“You’re told your whole life since you were a kid: ‘Sharks are dangerous.’ You’re warned not to go adventuring too far out into the ocean, but then finally… you see the thing you were taught your whole life to fear, and it’s perfect, and it doesn’t want to hurt you, and it’s the most beautiful thing you’ve ever seen. And your whole world changes.”
– Rob Stewart, director of Sharkwater (2006)
For most of my life, I’ve had the idea drilled into my head that sharks should be feared. That they should be hated. That their sole intentions were to harm people.
My dad, who swam for a semi-professional swim team for more than half of his life, was the first person who taught me to love and respect our oceans and all of their inhabitants. My mother was the second, as she supported my dad in his passions and decided it was only right for me to follow in his footsteps. As a child, I loved to read; so together, my parents invested in a miniature home library, with much of the books being centered on marine life.
One of my earliest childhood memories consists of me sitting cross-legged on the floor of my playroom with my mom showing me pictures from a picture book on marine animals. She pointed to a picture of a gray, finned creature with sharp teeth and small eyes.
“This is a shark,” she said. “See its teeth? How pointed they are? That’s what it uses to hunt for fish.”
Fish, I thought to myself. They use their sharp teeth to hunt for fish.
As time went on and I grew older, I began to see these sharks depicted in cartoons as dangerous – beings that should be feared. I saw several movies where they actively pursued and brutally attacked humans, and I realized that the media depicted them as enemies of people – that they used their sharp teeth to hunt for us, not fish.
I admit that for a long time, I fell victim to this fallacy. I even went so far so as to avoid swimming at the beach because I feared that I would be attacked by sharks. With each year came a new movie about shark attacks, and with each year my fear and underlying hatred for them grew. I thought to myself, how could these creatures be so heartless so as to attack innocent people?
But all of that changed when I learned the truth.
Sometime during my high school years, while I was developing my passion for marine conservation, I learned that sharks kill approximately less than ten people per year. This statistic was incredibly shocking to me, as it went against what the media depicted for most of my life. Not only did they kill such a small amount of people – they also killed people by accident, and out of curiosity: not intentionally, as most people would think.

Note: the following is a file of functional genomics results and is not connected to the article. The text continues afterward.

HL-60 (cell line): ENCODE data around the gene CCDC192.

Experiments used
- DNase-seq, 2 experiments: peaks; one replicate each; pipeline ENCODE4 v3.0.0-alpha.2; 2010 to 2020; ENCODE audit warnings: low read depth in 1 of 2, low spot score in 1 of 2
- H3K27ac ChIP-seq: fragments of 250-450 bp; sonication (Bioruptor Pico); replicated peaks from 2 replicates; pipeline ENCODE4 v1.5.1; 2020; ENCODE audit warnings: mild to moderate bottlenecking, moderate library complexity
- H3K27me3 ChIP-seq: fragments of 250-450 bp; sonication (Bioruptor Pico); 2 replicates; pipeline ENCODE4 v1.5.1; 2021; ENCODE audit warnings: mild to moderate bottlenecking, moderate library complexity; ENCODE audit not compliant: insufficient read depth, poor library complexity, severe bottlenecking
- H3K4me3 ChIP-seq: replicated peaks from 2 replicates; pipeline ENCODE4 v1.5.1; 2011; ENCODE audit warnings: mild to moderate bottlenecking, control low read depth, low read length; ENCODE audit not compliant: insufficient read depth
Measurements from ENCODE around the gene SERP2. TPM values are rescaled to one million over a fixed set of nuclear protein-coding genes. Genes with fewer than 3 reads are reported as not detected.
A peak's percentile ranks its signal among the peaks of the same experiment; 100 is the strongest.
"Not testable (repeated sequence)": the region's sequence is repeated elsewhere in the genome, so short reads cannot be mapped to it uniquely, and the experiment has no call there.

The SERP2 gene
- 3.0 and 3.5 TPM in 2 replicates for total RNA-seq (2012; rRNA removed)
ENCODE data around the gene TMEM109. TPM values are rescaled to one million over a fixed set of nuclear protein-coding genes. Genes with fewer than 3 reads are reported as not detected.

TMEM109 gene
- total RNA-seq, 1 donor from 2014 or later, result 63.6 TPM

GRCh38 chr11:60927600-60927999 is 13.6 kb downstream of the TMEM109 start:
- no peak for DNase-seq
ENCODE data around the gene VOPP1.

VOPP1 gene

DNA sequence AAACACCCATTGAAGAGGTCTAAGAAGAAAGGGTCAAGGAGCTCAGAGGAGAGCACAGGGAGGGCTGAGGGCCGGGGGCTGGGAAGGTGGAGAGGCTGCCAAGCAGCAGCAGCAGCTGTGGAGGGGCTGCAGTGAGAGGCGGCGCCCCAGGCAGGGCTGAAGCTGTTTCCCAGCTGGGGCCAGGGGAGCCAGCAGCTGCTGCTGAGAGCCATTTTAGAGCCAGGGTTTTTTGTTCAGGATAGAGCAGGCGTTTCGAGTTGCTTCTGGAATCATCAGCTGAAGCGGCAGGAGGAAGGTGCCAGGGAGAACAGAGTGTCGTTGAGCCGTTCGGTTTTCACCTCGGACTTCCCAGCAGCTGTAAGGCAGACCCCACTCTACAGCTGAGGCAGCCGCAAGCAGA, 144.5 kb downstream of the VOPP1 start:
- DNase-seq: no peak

According to NOAA, sharks only ever attack humans when they are confused or curious, especially when a human is splashing about or making a scene. When they attempt to investigate, they may accidentally attack – but they don’t do so intentionally. People also tend to forget that when they are in the water, they have actually entered the sharks’ domain – thus, they have entered at their own risks.
Sharks have been around millions of years before humans came about. It doesn’t make sense to argue that humans are part of their normal diets, because how could they have made it all those millions of years without us? Their diets consist of smaller fish and invertebrates, and while some larger shark species prey on seals or sea lions, humans are never a part of their everyday diets.
As I read on, I delved deeper, heading into the importance of sharks in our ecosystems along with the impacts that we have on their lives as well. I learned that humans kill over 11,000 sharks per hour on the regular as part of a practice called shark finning, where we kill sharks and cut off their fins to make shark fin soup. Sharks are also killed intentionally for their meat and skin for food and leather, respectively.
I couldn’t believe what I was reading. I couldn’t believe how misunderstood these creatures were. I couldn’t believe how much anger I’ve harbored towards the wrong beings. It wasn’t the sharks that I should be angry at. It was the people who didn’t see how important they were that I had to be.
Thus began my lifetime dedication to the encouragement of and education on shark conservation.